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Sovereign Pirates: Copyright Owners Lose Their Remedies Against State Governments

By Brian D. Wassom

State governments are now free to reproduce and exploit the copyrighted content created by private citizens with abandon, and there is nothing the owners can do about it under federal copyright law. That is the stark reality under the Supreme Court's unanimous decision in Allen v. Cooper, which was issued on Monday, March 23, 2020.

The issue presented in Allen v. Cooper was whether Congress validly abrogated state sovereign immunity for copyright infringement via the Copyright Remedy Clarification Act (CRCA). As an amendment to the Copyright Act, the CRCA provided that: "...remedies (including remedies both at law and in equity) are available for the violation to the same extent as such remedies are available for such a violation in a suit against any public or private entity other than a State..." 17 USC 511(b).

The case arose from the discovery of Blackbeard's flagship, Queen Anne's Revenge, off the North Carolina coast. Frederick Allen and his company, Nautilus Productions, filmed the shipwreck and registered copyrights for the videos and photos that they created; in 2015, they filed a lawsuit claiming that North Carolina had infringed their copyrights by posting unauthorized copies of an independent documentarian's copyrighted videos to its State-owned website. The State did not bother denying what it had done; rather, it argued that the CRCA had not validly repealed 11th Amendment immunity for copyright infringement and therefore it could not be sued in federal court. The U.S. Court of Appeals for the 4th Circuit agreed. It was in good company. In prior decisions, the CRCA had also been deemed unconstitutional by district and appellate courts in the 1st, 2nd, 4th, 5th, 6th, 9th, and 11th Circuits.

Allen asked the justices to weigh in, telling them that, unless the Supreme Court intervened, the "creators of original expression will be left without remedy when States trample their federal copyrights." The justices granted that request—and confirmed that Allen was just as helpless to vindicate his copyright interests as he had feared.

The US Supreme Court unanimously affirmed the Fourth Circuit's decision to strike the CRCA as unconstitutional. The CRCA had completely abrogated the States' sovereign immunity with respect to copyright infringement. This allowed plaintiffs to sue States for infringement and to hold them liable to the same extent as any other defendant. In Florida Prepaid Postsecondary Ed. Expense Bd. v. College Savings Bank, 527 US 627 (1999), however, the Supreme Court had held unconstitutional the Patent Remedy Act, a nearly identical statute that had abrogated State sovereign immunity with respect to patent infringement. Twenty-one years later, the Allen Court almost mechanically applied that precedent, finding that the rationale of Florida Prepaid (and the cases on which it had relied, principally Seminole Tribe of Fla. v. Florida, 517 U. S. 44 (1996) and City of Boerne v. Flores, 521 U. S. 507 (1997)) required the Court to invalidate the CRCA.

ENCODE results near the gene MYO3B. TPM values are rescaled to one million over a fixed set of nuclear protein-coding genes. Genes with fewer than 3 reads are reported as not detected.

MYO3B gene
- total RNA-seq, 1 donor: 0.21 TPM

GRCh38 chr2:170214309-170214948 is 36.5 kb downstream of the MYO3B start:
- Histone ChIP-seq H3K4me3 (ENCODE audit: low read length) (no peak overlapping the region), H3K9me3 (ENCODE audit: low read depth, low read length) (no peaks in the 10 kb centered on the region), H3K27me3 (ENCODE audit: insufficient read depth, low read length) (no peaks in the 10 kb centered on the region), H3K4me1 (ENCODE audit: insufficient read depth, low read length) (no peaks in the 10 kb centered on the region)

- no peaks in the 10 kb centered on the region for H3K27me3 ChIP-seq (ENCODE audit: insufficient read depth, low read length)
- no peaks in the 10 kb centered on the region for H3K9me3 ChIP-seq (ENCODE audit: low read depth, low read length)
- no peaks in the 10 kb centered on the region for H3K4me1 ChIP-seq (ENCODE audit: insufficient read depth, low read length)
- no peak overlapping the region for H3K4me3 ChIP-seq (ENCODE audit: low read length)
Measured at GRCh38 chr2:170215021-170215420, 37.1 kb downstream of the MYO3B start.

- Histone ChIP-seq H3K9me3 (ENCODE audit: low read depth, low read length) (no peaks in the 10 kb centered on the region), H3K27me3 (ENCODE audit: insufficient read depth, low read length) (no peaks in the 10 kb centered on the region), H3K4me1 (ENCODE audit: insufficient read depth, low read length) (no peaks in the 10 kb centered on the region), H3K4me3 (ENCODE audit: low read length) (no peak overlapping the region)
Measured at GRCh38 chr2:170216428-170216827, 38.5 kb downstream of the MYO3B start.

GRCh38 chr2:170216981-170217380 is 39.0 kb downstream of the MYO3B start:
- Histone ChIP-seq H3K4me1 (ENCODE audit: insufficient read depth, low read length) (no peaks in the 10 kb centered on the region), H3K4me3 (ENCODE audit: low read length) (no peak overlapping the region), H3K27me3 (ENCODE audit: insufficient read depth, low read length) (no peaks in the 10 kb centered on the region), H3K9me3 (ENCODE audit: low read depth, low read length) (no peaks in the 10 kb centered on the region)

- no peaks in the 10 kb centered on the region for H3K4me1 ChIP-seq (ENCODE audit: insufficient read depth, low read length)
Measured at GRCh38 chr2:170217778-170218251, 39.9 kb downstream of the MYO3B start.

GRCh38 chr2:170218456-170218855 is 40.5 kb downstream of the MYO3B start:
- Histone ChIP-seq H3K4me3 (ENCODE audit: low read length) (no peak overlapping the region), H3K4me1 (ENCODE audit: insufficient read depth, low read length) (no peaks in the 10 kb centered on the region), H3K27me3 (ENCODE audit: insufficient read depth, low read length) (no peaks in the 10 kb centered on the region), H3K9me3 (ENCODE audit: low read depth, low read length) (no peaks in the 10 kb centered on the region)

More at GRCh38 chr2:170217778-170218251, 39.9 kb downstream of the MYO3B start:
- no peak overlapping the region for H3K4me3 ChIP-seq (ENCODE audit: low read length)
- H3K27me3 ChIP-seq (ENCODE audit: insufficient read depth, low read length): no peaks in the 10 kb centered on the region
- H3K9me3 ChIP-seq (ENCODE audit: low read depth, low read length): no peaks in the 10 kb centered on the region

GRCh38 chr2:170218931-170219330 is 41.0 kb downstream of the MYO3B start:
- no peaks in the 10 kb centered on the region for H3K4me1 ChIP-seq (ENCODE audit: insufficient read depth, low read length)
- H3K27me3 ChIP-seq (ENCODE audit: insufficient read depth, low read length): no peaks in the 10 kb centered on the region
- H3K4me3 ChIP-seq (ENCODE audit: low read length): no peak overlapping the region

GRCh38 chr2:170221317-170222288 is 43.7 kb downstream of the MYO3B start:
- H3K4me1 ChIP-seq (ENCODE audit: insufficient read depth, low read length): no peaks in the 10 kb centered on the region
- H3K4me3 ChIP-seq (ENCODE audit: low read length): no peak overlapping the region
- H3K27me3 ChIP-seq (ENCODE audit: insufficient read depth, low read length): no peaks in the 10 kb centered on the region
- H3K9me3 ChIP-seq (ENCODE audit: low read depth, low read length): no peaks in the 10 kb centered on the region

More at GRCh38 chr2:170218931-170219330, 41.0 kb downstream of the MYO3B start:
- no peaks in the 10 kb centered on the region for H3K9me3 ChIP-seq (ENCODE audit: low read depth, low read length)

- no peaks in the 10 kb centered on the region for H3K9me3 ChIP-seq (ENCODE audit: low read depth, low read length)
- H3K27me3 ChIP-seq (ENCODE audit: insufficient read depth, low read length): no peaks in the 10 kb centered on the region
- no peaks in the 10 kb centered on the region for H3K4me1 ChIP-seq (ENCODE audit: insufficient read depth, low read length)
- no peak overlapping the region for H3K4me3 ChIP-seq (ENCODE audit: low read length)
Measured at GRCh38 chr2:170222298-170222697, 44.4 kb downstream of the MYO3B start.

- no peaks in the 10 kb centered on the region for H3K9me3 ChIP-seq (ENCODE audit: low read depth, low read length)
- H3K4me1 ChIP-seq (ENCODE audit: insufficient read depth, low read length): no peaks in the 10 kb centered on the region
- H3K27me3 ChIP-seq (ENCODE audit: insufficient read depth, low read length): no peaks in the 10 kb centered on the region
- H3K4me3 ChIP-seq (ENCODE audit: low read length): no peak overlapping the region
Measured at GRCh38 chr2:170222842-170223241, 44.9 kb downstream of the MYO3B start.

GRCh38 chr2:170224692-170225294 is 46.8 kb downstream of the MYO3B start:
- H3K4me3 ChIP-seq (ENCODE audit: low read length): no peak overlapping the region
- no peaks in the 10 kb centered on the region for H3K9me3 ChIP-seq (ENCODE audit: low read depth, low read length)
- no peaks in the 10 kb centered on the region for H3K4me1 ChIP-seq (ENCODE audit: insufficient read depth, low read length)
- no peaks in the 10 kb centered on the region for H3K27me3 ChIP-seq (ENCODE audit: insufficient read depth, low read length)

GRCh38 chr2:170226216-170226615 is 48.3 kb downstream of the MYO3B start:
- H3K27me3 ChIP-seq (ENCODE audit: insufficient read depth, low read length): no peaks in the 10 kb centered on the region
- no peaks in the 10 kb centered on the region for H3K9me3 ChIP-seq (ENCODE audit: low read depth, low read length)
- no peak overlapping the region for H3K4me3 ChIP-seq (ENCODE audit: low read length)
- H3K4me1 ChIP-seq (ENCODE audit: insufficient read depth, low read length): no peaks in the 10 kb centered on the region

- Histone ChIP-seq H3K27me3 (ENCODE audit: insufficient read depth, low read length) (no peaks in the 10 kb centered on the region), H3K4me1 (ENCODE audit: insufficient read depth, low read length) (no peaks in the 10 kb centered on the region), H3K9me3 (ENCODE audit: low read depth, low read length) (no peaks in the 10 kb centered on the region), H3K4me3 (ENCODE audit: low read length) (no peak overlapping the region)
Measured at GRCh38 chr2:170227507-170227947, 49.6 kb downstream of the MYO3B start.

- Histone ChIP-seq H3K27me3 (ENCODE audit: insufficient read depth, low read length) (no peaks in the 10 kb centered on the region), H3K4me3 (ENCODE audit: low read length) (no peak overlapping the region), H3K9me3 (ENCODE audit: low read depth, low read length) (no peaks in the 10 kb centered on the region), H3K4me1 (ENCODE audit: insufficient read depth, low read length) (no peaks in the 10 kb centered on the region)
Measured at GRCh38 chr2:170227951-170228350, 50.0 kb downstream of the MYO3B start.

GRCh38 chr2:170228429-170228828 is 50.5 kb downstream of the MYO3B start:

Under the doctrine of sovereign immunity as the Court has constructed it in the years since the CRCA was passed, the Copyright and Patent Clause of Article I in the Constitution does not provide Congress the power to abrogate States' immunity. The 14th Amendment does—but only if the remedy adopted is "congruent and proportional" to well-documented violations of due process by the States. In the context of copyright infringement, according to the Allen Court, this required Congress to make specific findings that States had been engaged in widespread, intentional infringement for which they were not otherwise providing compensation to copyright owners. The CRCA's legislative record included a 158-page report supporting the Act by the then-Register of Copyrights, which had been informed by a year-long examination and public comments from 40 copyright holders and industry groups. Nevertheless, the Court dissected the substance of this report and the remaining legislative history and found it insufficient to justify the CRCA's wholesale abrogation of sovereign immunity.

Like Lucy holding the football for Charlie Brown, the majority opinion invited Congress to try again, adopting a more evidence-based, narrowly tailored abrogation this time. Perhaps as encouragement to do so, the justices painted a stark picture of the leeway the Court was granting States to infringe media copyrights going forward. Justice Kagan wrote for the majority that, by adapting the intent of the CRCA to the Court's evolving jurisprudence on sovereign immunity, Congress could "effectively stop States from behaving as copyright pirates." Concurring, Justice Breyer was even more pointed: "one might think that Walt Disney Pictures could sue a State ... for hosting an unlicensed screening of the studio's 2003 blockbuster film, Pirates of the Caribbean (or any one of its many sequels). Yet the Court holds otherwise."

Unless and until Congress takes up the majority's invitation to try again, therefore, media companies and other copyright owners will have few options to curtail infringement of their copyrights by State governments and other state actors such as state universities, hospitals and other research institutions. And even if a new statute could pass constitutional muster under Allen v. Cooper, the remedy that the Court deems "proportional" may bear little resemblance to the consequences for copyright infringement by non-State actors.

Brian D. Wassom is a partner at Warner Norcross + Judd LLP in Detroit, Michigan.

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